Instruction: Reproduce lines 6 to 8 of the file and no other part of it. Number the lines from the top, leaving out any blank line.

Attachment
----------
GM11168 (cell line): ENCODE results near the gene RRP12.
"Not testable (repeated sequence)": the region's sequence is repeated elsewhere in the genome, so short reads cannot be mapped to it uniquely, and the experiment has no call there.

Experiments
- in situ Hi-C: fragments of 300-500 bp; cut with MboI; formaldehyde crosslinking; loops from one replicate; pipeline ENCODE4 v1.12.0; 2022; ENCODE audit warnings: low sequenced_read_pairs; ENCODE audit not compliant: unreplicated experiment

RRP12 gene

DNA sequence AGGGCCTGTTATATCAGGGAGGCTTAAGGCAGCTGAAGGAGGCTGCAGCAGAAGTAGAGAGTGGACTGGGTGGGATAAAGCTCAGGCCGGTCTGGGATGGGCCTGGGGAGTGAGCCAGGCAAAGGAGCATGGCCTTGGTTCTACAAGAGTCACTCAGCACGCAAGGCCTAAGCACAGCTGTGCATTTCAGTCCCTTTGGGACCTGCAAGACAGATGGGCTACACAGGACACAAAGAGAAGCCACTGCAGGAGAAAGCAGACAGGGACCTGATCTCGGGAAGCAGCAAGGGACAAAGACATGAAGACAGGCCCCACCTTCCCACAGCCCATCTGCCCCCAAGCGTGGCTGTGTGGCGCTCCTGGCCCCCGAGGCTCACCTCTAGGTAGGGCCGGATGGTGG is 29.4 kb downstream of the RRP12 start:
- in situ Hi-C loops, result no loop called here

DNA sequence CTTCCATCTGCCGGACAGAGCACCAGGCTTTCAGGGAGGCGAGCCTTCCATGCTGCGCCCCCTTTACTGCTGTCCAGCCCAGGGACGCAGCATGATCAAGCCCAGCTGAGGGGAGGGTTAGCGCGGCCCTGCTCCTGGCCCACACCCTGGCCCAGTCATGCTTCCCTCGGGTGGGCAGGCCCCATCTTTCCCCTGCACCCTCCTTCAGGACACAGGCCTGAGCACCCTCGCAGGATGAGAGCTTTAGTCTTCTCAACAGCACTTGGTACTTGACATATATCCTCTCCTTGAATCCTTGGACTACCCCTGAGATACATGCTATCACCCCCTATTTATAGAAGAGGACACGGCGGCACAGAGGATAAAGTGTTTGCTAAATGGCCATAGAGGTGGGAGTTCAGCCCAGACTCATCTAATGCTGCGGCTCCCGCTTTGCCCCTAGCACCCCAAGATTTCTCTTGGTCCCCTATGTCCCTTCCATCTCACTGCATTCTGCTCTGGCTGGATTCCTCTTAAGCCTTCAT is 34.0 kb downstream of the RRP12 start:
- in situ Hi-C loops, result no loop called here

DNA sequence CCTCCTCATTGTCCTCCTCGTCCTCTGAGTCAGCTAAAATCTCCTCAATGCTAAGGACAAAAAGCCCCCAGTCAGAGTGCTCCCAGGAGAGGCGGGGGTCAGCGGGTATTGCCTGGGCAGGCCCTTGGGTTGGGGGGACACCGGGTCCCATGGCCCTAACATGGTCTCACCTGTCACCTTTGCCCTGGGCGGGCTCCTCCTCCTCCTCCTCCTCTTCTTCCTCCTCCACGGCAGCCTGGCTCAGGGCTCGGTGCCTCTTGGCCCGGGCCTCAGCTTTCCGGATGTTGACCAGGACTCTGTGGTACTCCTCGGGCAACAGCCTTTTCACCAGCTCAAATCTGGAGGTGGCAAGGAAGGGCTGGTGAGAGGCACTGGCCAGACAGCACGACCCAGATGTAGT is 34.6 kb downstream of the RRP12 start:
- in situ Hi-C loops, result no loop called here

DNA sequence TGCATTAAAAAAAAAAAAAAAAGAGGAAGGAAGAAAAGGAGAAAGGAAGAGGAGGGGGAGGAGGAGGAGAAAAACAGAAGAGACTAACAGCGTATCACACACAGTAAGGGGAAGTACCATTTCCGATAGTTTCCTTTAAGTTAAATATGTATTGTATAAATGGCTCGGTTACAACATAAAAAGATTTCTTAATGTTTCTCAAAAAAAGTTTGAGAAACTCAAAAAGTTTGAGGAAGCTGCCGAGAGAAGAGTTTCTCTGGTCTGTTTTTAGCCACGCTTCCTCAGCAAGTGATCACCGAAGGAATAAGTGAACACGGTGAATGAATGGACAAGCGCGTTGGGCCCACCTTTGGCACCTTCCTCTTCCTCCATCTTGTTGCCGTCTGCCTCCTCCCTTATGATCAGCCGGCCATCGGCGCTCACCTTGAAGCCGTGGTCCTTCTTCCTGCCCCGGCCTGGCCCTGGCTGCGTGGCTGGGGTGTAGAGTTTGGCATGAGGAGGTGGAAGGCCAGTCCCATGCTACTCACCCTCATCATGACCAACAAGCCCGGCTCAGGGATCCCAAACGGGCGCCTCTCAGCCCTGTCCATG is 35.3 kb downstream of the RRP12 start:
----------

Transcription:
DNA sequence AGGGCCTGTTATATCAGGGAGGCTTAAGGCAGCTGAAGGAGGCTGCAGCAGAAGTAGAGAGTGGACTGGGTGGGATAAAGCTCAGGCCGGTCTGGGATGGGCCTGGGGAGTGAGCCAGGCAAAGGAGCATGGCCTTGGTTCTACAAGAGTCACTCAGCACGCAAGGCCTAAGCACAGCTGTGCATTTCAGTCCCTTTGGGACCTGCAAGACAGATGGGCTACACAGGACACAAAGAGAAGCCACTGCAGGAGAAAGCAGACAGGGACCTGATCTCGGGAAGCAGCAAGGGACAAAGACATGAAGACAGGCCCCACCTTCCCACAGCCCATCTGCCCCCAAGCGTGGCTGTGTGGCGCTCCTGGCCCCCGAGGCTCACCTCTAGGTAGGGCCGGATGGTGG is 29.4 kb downstream of the RRP12 start:
- in situ Hi-C loops, result no loop called here

DNA sequence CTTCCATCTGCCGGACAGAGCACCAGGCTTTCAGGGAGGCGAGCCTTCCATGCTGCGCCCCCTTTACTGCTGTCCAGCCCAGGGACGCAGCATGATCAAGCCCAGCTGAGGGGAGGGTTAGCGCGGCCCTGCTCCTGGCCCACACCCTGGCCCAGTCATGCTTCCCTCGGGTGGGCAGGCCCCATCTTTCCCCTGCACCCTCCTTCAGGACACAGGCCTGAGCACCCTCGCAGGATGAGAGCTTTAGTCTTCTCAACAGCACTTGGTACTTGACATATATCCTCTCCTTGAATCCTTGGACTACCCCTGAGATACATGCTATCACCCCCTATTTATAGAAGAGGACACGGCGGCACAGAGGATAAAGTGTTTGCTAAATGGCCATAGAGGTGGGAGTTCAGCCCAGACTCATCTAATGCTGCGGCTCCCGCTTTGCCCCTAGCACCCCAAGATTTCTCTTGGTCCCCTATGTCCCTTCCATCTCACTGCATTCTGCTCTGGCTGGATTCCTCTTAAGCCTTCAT is 34.0 kb downstream of the RRP12 start: